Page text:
Exploring Saffron Tea

Published on 29 May 2023 at 19:18

Exploring Saffron Tea

By Carly Wall


In many of the Edgar Cayce readings (he was often called Sleeping Prophet and Father of Holistic medicine), Saffron tea was prescribed mainly for digestive troubles.  And within the readings, he specified “American Saffron”.  I wondered why that specific plant?


As you can see from a sample of these readings, Cayce meant American Saffron:


It would be well, too, that the water taken (other than that with which the Al-Caroid is taken) contain either a pinch of elm or Saffron. At one time use a pinch of elm - ground elm bark. In the surroundings there may be obtained the elm; the slippery elm bark, not the exterior but that next to the root itself (and it's a good season to gather same). Keep this cold, or very cool. Do not let the quantity made up become stale in any manner, but let it be the drinking water at least two or three times each day. At other times during the day use the Yellow Saffron, that may be made into the form of a tea; to a quart of water put a level teaspoonful of the Saffron . Let this steep as tea. This may be kept in a cool place and drunk as tea at one time, while the pinch of elm would be put in the next glass of water that would be taken.
Be mindful of the diet, that it is in accord with that we have given



To allay those disturbances in the digestive forces and to aid in the eliminations, we would take internally at least two ounces each day of Saffron Tea - using the American Saffron. Pour a pint of boiling water over a level teaspoonful of the Saffron and allow to steep as a tea. Strain this and drink two ounces each day. Necessary that it be kept on ice if a quantity is to be kept from one day to the next. But make it fresh at least every other day.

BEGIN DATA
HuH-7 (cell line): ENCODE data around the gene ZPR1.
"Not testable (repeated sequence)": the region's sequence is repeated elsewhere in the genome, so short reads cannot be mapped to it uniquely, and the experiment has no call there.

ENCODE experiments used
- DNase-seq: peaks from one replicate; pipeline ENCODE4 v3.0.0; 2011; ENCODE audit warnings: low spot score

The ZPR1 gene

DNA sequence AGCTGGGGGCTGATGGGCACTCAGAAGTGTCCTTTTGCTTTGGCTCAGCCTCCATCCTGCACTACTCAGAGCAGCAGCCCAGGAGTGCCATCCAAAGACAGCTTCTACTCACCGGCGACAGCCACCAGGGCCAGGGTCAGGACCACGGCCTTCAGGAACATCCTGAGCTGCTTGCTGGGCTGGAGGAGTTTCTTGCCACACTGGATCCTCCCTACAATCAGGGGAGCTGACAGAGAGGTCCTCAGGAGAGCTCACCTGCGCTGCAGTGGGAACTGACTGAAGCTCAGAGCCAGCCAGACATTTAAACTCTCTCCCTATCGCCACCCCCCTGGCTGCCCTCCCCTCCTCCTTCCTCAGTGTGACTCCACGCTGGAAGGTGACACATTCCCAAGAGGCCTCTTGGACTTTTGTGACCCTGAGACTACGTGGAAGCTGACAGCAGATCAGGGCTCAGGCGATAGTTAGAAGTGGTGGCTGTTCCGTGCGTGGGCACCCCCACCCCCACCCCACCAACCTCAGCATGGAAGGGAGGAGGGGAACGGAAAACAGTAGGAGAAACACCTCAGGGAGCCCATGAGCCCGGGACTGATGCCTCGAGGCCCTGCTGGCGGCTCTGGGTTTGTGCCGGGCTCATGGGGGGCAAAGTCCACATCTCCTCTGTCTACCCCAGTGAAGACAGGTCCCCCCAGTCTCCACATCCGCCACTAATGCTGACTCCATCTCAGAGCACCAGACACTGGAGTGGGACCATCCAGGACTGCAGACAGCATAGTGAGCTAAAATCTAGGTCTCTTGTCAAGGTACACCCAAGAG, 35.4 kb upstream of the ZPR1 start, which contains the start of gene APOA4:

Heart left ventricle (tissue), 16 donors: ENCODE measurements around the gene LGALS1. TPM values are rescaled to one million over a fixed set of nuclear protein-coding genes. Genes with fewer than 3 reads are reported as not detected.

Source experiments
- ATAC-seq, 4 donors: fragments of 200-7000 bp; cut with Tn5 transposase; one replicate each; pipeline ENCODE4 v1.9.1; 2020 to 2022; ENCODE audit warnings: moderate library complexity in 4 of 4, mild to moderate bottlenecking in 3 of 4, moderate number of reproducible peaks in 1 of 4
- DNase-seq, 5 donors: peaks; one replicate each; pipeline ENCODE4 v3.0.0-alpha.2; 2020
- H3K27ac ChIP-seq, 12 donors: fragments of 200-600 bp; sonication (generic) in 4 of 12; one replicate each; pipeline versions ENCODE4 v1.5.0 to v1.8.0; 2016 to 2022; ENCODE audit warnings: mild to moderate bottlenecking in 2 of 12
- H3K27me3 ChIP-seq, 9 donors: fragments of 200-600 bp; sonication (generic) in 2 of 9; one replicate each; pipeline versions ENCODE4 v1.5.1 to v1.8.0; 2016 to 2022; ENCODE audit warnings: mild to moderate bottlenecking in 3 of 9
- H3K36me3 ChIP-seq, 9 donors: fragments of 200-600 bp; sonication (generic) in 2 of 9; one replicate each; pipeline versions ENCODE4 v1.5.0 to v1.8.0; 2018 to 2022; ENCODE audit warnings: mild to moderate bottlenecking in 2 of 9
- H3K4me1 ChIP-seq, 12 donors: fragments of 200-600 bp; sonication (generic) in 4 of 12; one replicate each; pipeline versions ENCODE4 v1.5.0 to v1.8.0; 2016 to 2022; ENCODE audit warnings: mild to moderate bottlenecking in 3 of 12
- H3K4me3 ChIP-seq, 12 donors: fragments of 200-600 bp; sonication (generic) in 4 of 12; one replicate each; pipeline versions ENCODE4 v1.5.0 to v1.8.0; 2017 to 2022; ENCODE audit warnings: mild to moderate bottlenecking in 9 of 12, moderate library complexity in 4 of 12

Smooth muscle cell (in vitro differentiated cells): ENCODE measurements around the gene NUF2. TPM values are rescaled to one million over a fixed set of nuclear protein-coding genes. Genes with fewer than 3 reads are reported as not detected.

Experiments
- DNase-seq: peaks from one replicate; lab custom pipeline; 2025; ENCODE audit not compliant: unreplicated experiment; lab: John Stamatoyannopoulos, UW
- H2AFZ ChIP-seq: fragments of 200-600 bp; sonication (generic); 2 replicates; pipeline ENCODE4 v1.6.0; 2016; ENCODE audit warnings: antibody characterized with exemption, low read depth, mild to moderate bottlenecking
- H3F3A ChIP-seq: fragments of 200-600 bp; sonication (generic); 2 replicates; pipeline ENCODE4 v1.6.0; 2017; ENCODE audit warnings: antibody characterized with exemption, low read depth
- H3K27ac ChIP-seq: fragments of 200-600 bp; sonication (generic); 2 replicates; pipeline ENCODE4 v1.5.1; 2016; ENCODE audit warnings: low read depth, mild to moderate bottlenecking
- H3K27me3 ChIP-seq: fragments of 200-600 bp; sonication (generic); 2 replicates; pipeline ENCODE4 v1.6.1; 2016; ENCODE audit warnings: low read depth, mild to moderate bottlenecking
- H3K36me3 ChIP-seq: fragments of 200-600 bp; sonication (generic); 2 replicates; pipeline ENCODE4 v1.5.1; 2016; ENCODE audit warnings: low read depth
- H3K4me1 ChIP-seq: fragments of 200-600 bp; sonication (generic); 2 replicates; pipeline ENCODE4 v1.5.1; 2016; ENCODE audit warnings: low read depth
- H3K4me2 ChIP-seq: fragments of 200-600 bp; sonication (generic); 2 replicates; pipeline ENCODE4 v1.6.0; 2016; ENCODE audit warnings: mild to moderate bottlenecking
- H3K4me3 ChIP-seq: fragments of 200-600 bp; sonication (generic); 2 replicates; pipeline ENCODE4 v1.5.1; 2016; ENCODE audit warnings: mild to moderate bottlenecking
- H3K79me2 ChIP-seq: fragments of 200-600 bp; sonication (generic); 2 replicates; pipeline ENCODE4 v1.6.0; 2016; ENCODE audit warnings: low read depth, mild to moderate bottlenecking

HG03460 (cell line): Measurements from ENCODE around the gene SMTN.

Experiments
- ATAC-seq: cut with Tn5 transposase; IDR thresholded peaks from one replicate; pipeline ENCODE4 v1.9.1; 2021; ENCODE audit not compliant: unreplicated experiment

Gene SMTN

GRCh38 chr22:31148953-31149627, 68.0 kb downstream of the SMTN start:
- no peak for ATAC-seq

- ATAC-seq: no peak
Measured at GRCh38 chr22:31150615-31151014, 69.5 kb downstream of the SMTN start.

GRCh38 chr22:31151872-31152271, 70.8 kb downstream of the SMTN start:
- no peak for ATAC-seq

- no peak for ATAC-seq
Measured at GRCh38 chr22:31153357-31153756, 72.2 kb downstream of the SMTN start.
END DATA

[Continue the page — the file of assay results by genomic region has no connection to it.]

As an aid for the irritation through the rectal area, we would use the Pazo Ointment Suppositories.



Especially through this spring period it would be MOST helpful for the body to use Sassafras Tea about three times a week. Make it as ordinary tea, with strength as to taste. Do not use cream, though, in this.
Also, we find that occasionally the Saffron Tea would be well to include say about twice a week. The American Saffron is as well, if brewed properly. Put about a heaping teaspoonful in a pint of water and steep as tea.
These properties as a tonic or stimulant in the assimilating system would produce and keep, with the digestive forces, the proper reactions as to prevent recurrence of disturbing conditions that have been indicated for this body heretofore.
Specific exercises morning and evening, proper precautions as to diet, and we should keep near to normal.


As we find, in making corrections, we would first begin taking internally the Yellow Saffron Tea, made from the American Saffron, the same as regular tea would be made. This would be taken twice each day, - about an ounce in the morning and another ounce in the afternoon or evening. This, to be sure, is the tea itself; not the bark from which it is made. Pour a cup of boiling water over a level teaspoonful of the Saffron and allow to steep as tea - or make it in these proportions, see?


In looking up details about Saffron, I found that regular Saffron (Crocus sativus) is used as a cooking spice, made into a yellow powder.  The Saffron crocus looks like other true crocuses, and it is a perennial that blooms in autumn.  It takes over 35,000 flowers to produce 1 pound of spice.  Medicinally, this herb was used in antiquity against colds, tumors, smallpox, insomnia and cancer.  However, over-dosing on this herb could be toxic, but since it is so expensive, and hard to obtain, that is a rarity.


Digging deeper, I found that American Saffron, is really Safflower (Carthamus tinctoius), and belonging to the sunflower family, it really isn’t related to Saffron at all, though the flowers are used similarly.   Safflower is an annual, with orange-yellow flowers and it blooms in the summer.  Originally it grew wild in Europe, Asia and Egypt, where its oil was used in cooking.  It was in the Middle Ages where we find medicinal usage for this plant---and guess what—it was used for constipation and respiratory problems!   It is also useful for skin eruptions, rashes and blisters. The flowers are laxative and induce sweating. They are used as an infusion - 1/2 oz (14 g) to 1 Pt (568 ml) of boiling water - for children's complaints, particularly measles, and scarlet fever. The infusion also stimulates the menstrual flow.

It was fun to explore this herb and find that yes, the readings were exactly right.  To help with digestive problems, you should drink Saffron tea---that’s the American variety.

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